Everyone feels stressed at times. Stress is perfectly normal, and it can actually be beneficial. If you’re studying for an exam or preparing for a presentation, stress will keep you focused and determined.
Stress is completely subjective. What causes stress in your life is probably different than for a friend or parent or spouse. You may feel stressed with a job interview, but your friend may think it’s no big deal. Everyone is different.
Why Chronic Stress is Dangerous
Though stress is personal, it’s something we all experience. How we handle it is the more important thing. If you spend your days feeling stressed, it can cause you to feel mentally and emotionally fatigued. Your body stays in fight or flight mode and continues to release chemicals into the blood that are associated with the stress response. With prolonged stress, those chemicals work overtime and can cause problems like:
- Overused immune system
- Difficulty fighting off infection
- Damage to organs
- Higher risk of heart disease and diabetes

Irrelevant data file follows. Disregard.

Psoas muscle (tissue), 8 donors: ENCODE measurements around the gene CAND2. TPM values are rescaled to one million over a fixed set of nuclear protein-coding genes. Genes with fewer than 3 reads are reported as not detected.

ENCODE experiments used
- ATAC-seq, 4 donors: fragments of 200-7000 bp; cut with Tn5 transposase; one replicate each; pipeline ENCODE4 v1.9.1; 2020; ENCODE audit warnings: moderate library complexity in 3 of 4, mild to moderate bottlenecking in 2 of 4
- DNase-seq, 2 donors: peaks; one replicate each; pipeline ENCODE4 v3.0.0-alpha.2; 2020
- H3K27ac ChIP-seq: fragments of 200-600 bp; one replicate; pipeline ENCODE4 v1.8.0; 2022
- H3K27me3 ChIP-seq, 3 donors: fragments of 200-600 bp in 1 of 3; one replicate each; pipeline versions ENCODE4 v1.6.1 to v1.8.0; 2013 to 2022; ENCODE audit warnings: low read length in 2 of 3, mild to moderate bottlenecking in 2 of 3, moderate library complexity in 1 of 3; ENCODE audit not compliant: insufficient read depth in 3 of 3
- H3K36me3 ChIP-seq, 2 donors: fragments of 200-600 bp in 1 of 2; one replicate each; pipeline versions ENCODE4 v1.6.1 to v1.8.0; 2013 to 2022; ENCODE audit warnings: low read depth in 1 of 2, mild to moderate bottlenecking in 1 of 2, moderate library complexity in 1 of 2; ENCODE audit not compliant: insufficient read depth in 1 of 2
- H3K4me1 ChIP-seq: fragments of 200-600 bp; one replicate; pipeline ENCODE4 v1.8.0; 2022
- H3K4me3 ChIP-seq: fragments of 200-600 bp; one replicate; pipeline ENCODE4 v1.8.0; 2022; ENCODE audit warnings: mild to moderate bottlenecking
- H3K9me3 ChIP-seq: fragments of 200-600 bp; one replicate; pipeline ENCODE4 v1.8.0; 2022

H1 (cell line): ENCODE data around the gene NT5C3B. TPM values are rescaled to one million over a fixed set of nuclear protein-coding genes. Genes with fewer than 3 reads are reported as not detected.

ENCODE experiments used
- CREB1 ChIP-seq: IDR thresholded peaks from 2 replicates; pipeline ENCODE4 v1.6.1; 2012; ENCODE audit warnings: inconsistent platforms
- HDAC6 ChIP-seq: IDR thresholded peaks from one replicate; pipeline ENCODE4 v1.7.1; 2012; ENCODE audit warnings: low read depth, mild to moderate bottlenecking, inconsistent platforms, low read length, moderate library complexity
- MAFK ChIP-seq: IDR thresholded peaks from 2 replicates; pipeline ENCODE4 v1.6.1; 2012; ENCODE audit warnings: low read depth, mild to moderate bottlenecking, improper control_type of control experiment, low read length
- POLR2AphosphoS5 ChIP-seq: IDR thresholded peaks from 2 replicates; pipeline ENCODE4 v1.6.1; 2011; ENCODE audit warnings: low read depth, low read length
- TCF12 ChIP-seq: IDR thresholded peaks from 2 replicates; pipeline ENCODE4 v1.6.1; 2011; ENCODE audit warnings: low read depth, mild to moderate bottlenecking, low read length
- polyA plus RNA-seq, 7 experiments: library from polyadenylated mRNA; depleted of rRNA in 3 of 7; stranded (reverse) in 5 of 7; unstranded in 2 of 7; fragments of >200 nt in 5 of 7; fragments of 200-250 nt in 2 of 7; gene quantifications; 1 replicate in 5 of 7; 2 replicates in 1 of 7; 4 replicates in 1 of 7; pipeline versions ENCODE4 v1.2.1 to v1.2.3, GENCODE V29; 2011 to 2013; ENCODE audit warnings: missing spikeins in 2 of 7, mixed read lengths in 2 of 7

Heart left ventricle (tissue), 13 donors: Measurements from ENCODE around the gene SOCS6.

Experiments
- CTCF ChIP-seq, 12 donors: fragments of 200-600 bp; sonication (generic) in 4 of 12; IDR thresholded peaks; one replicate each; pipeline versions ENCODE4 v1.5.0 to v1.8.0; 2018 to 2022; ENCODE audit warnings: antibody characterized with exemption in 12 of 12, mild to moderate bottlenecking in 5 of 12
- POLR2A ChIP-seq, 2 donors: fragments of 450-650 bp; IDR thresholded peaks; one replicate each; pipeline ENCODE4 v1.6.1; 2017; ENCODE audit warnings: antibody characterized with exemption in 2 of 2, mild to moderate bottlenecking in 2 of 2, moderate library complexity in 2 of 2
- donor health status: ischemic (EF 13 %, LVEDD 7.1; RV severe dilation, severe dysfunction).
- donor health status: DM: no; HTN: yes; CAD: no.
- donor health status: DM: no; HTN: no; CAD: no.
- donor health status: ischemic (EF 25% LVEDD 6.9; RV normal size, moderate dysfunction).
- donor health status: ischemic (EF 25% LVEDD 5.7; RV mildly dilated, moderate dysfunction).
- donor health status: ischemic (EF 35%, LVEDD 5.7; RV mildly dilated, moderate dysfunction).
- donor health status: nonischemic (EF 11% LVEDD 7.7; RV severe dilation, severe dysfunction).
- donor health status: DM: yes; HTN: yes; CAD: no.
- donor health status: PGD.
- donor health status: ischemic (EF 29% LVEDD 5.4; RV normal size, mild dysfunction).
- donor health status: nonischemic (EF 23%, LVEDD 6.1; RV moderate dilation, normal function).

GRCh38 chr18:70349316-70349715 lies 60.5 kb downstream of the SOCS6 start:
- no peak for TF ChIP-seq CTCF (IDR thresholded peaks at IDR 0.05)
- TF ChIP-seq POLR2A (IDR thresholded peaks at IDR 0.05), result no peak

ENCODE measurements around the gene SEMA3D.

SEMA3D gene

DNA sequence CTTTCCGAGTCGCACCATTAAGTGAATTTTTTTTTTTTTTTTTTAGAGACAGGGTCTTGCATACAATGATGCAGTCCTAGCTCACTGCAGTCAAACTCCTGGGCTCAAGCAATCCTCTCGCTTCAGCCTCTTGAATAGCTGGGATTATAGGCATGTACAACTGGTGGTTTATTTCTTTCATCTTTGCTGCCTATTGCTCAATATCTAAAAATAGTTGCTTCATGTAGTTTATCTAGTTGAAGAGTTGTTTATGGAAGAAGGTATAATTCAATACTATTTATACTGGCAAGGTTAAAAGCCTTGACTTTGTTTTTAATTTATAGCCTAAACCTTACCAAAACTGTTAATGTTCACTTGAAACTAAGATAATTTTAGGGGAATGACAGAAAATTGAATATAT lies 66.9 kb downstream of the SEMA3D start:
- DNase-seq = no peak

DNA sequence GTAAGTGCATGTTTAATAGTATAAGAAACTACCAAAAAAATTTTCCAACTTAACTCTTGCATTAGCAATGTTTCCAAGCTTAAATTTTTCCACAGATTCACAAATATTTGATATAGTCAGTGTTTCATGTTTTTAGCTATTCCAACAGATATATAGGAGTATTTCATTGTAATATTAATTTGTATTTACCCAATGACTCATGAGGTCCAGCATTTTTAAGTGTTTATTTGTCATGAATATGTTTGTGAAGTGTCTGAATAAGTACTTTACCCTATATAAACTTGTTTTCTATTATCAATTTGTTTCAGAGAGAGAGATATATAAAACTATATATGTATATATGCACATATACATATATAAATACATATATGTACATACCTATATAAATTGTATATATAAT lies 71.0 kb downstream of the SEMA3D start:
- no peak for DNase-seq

- Fatigue and depression
- Increased risk of stomach ulcers and digestive problems
- Self-medication with drugs or alcohol
Tips for Managing Stress
Let’s discuss effective ways that you can successfully manage stress. It can save your life.
- Meditation. Learn a meditation technique such as mindfulness. This teaches you to observe what’s going on in your mind without taking things personally.
- Relaxation. Relaxation techniques allow you to let go of stress. Simple breathing exercises or visualizations are good places to start.
- Exercise. Exercise naturally relieves stress because it increases feel-good chemicals in the brain. It can also burn off excess energy.
- Engage in a Hobby. Whether it’s listening to music, painting/coloring or knitting, the key is to engage yourself in a hobby. This can reduce stress levels and give you something to feel good about.
- Getting Away. It can help to get away for a few hours or days to escape the usual stressors. This time allows you to recharge mentally and physically.
- Journal. Journaling is an effective tool for letting out your feelings. Just putting them on paper frees yourself and takes some power away from the stressors.
- Talk with Others. Continue to talk to others about your journey: friends, family, counselors, members in your AA group, etc. It reduces stress and can give you a fresh perspective.
Are you ready to start your journey to sobriety? Call The River Source and get the individualized care that you need to succeed in recovery.